Breaking the vicious circle requires not only the possession of technical skills but also the ability of employees to navigate to performance excellence regardless of any hurdles. Understanding how to apply the principles of intrinsic motivation and how to work smartly and strategically can ensure employees focus on achieving results and personal success. Continue reading...

What are employee views about performance appraisal?

Posted by David Manyanza on Oct 26 2012

Ever since the Government of Tanzania introduced the open performance review and appraisal system (OPRAS) nearly two decades ago, implementation has fallen short of expectations.

Rate of implementation by public organizations has been extremely slow, and where there have been attempts to implement the system, implementation has been poor. There is no single government institution that can stand out as having implemented OPRAS successfully. Why is this? What are employees themselves saying about OPRAS implementation?

In the course of working with various public organizations, we have interviewed a large number of employees and Management in an attempt to find out what they perceive as constraints of implementing OPRAS. They pointed out the following issues constraining OPRAS implementation:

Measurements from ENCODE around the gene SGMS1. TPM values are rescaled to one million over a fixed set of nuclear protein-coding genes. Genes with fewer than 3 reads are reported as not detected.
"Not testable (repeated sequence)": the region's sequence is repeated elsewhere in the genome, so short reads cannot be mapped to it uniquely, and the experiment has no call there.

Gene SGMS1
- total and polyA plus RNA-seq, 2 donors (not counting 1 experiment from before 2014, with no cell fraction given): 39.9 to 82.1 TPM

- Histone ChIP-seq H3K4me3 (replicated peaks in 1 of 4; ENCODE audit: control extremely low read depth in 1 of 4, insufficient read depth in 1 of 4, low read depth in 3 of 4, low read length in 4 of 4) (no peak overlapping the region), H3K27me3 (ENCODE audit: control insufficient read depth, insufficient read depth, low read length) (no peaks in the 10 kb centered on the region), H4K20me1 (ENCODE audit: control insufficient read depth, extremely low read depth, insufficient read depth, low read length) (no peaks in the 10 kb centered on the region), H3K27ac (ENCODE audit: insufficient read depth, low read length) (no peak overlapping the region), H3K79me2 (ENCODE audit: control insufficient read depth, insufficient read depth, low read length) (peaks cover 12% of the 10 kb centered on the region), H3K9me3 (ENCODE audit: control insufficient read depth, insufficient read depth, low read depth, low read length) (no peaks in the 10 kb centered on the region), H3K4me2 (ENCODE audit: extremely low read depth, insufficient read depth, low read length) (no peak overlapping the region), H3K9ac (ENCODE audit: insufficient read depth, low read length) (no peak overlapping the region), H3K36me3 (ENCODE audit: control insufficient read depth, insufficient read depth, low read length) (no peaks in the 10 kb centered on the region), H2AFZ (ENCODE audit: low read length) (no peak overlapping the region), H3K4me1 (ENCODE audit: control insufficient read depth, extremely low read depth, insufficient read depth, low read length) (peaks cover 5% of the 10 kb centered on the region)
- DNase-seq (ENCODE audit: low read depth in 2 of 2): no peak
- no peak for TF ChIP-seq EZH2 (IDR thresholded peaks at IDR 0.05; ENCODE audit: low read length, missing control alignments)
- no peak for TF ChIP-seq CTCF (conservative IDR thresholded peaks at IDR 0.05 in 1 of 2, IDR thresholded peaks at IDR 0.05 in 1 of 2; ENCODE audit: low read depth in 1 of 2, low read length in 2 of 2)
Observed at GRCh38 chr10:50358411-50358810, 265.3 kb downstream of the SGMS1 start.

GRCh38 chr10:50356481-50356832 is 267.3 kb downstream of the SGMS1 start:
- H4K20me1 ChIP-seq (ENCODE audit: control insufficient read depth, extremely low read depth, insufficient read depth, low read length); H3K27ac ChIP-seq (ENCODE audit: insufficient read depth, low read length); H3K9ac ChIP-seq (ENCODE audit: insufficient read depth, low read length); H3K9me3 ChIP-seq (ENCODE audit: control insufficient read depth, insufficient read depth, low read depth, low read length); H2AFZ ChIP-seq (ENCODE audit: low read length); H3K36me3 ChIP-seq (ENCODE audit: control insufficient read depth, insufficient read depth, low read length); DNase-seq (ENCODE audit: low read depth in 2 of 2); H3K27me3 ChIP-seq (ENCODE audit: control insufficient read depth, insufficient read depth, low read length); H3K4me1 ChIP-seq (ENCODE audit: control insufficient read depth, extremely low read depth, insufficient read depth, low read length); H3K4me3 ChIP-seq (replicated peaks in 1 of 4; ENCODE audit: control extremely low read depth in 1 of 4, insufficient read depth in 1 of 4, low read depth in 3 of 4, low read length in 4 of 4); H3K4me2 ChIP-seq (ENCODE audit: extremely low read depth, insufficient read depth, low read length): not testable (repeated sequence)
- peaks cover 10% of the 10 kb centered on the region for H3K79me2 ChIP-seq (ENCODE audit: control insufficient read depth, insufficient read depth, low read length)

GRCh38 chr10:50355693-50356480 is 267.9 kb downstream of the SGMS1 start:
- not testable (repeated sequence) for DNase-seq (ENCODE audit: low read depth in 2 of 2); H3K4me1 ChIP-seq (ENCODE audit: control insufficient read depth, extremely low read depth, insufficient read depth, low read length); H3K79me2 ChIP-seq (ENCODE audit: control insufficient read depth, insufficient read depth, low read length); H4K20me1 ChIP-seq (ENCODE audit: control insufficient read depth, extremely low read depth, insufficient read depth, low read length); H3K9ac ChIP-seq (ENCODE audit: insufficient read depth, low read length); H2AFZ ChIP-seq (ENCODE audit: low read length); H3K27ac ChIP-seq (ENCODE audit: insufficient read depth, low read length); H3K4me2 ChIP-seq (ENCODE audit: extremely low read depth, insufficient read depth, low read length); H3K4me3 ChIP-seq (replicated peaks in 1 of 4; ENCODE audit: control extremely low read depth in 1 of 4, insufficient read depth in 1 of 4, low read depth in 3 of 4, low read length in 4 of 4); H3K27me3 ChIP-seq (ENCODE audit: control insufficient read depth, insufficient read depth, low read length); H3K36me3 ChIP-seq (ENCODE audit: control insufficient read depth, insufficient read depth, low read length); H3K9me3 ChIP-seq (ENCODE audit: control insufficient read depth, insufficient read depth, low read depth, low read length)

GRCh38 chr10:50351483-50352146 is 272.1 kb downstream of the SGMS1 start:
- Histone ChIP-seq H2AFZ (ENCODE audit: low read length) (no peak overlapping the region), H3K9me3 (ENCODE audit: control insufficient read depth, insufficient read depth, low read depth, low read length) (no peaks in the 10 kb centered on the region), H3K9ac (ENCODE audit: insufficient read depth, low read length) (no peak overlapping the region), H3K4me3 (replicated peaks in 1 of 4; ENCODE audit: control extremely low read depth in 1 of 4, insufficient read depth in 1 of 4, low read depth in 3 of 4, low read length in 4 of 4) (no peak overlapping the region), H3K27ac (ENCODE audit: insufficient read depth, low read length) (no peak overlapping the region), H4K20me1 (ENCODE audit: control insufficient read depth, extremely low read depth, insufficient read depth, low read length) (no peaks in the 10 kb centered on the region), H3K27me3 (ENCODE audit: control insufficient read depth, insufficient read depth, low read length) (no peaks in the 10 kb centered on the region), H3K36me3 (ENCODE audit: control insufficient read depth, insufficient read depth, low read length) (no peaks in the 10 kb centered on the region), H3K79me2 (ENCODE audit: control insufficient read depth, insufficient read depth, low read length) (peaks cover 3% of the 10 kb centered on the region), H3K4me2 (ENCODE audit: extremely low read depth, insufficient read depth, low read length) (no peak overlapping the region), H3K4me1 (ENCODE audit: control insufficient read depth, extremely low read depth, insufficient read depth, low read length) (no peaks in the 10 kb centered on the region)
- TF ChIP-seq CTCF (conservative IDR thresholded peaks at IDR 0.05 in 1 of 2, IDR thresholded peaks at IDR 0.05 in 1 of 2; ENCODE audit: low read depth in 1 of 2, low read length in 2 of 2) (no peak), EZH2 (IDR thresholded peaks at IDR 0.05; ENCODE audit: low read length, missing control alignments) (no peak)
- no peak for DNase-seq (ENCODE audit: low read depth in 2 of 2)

• OPRAS is based on ability to measure outputs yet it is not easy to measure outputs. Some work cannot be measured.
  • OPRAS is too time consuming to implement.
  • Government did not stress its implementation.
  • Management not supportive.
  • There is pervasive culture of working by tradition.
  • OPRAS is not well understood.
  • Management lack expertise on OPRAS. Continue reading...

The importance of setting the right organizational objectives

Posted by David Manyanza on Oct 3 2012